In addition to the question of where data is stored, be sure to check that you have readily available the data that will be most relevant in the case of an outage. You will want to have an up-to-date employee contact list with multiple ways to get in touch with each person.
While it is typical to supply each employee with a computer, many companies have begun issuing laptops in place of, or in addition to, more traditional desktop computers. Fortunately, companies have begun adopting flexible work environments. Workshifting (working remotely at least one day per week) can benefit companies facing disaster; employees who are used to working away from the office will adapt more quickly to disruption.
Take an inventory of company devices if there is not already a record. For small companies, this may be as simple as asking everyone in the office which devices they use. If your office is larger or you have multiple locations, use an online survey for discovery. Once you obtain information, you will be able to better understand who could be most affected by a disaster. Make sure that key personnel have access to the devices they need. Employees may also use personal devices as necessary.
Eliminate the need for decision making
An emergency can quickly turn into pure chaos if a company has not properly prepared for that possibility. After finishing the inventory of company resources, identify critical functions like setting up communication to employees, clients and vendors, and submitting insurance claims. Decide who will be responsible for executing specific functions and who should serve as the main point of contact for the company. This important step will help limit decision making to only designated persons and reduce uncertainty during troubling times.
Once it has been formulated, make a copy of the plan available to employees at all times. Upload it to your new cloud-based storage system for easy access. Be sure to review the plan with employees on a regular basis. You may even consider doing a run-though of the plan, as you would do with a fire drill. Implementing a workshifting program will help employees feel comfortable completing tasks away from the office and using any new tools the company has adopted.
Trusted, dependable file storage
Whether you are facing an unexpected disruption or simply adapting company culture, Citrix ShareFile gives you the flexibility you need. ShareFile enables companies to work anywhere by providing secure access to online folders through the web interface, ShareFile Sync and mobile applications.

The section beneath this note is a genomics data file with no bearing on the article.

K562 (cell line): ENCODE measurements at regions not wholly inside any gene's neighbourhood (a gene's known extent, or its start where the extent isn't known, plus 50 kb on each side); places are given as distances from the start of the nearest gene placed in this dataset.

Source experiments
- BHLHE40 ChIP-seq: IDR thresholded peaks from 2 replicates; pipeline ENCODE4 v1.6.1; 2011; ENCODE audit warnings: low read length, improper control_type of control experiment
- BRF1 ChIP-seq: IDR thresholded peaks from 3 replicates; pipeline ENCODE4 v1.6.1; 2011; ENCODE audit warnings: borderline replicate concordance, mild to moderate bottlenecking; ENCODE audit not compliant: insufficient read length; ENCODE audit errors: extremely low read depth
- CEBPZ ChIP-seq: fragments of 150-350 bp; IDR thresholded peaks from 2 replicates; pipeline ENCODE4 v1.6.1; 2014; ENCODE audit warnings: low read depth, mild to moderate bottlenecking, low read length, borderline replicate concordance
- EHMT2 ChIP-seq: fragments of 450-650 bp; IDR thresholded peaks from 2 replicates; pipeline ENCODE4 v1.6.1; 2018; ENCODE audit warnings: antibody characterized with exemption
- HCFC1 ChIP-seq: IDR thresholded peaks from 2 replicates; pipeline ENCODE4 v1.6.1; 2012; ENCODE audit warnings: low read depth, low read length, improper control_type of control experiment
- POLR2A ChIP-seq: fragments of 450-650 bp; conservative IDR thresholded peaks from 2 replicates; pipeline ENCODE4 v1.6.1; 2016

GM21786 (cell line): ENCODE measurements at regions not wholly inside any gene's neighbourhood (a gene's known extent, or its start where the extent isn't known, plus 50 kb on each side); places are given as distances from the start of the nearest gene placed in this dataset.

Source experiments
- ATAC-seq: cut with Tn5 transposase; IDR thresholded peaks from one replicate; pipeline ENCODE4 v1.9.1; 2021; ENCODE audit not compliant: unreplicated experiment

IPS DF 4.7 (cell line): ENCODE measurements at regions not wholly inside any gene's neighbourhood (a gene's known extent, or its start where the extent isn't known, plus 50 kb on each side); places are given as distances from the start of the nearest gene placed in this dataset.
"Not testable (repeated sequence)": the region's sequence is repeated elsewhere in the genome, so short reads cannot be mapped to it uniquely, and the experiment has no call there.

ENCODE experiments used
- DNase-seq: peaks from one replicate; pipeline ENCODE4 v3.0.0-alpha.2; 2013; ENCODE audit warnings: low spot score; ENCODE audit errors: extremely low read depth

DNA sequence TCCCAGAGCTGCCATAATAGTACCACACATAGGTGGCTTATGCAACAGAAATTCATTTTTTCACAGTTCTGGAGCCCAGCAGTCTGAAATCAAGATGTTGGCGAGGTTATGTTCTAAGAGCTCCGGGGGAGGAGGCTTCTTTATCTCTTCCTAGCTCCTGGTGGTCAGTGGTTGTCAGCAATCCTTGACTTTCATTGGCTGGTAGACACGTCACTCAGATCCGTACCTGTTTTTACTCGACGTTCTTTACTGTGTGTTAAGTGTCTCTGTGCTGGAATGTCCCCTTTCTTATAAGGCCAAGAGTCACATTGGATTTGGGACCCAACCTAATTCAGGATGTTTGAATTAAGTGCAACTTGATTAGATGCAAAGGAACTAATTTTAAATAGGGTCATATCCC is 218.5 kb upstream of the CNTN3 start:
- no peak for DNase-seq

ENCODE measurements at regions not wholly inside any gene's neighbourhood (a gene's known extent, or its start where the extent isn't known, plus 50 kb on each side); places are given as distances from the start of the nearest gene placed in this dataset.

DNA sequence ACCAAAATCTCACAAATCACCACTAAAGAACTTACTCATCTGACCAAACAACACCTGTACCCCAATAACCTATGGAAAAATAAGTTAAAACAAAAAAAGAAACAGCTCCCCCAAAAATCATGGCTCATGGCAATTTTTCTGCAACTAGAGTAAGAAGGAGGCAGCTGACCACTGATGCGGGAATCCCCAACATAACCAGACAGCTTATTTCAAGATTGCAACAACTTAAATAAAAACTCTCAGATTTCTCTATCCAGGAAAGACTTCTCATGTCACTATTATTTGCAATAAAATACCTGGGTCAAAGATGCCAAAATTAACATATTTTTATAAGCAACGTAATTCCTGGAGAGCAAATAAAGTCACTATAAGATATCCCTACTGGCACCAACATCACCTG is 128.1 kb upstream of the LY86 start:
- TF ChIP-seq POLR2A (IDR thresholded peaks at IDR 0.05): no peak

Enabling transfers up to 10 GB at one time, your ShareFile account makes it easy to transfer all essential business data into your online account so you can work from home or anywhere you wish as efficiently as from the office.
One of the most important things to keep in mind in creating a disaster recovery plan is that the confidentiality of business data must be maintained, even as normal protections may be compromised. ShareFile brings industry-leading, business-friendly security to the transfer and storage of your data so that you don’t have to worry about a security breach, no matter where you need to access your data.
With up to 256-bit AES encryption and Secure Socket Layer (SSL) or Transport Layer Security (TLS) encryption protocols for file transfer, as well as 256-bit AES encrypted file storage, your files are always protected with ShareFile. Business-ready mobile applications ensure that all access to information stored with ShareFile from a mobile device is easily managed by administrators, protecting against accidental distribution in the case of a lost or stolen mobile device.
ShareFile has provided secure, flexible file transfer to businesses since 2005. By providing easy, anytime access to all company data directly from a web-based portal or mobile applications, ShareFile eases the task of managing your company’s critical data in times where a paperbased system or locally-installed document management is not available.
To learn more about the features of your ShareFile account, contact the ShareFile support team at 1-800- 441-3453 or support@ShareFile.com, or speak with your ShareFile account manager. If you do not have a ShareFile account, please sign up for a 30-day free trial at www.ShareFile.com.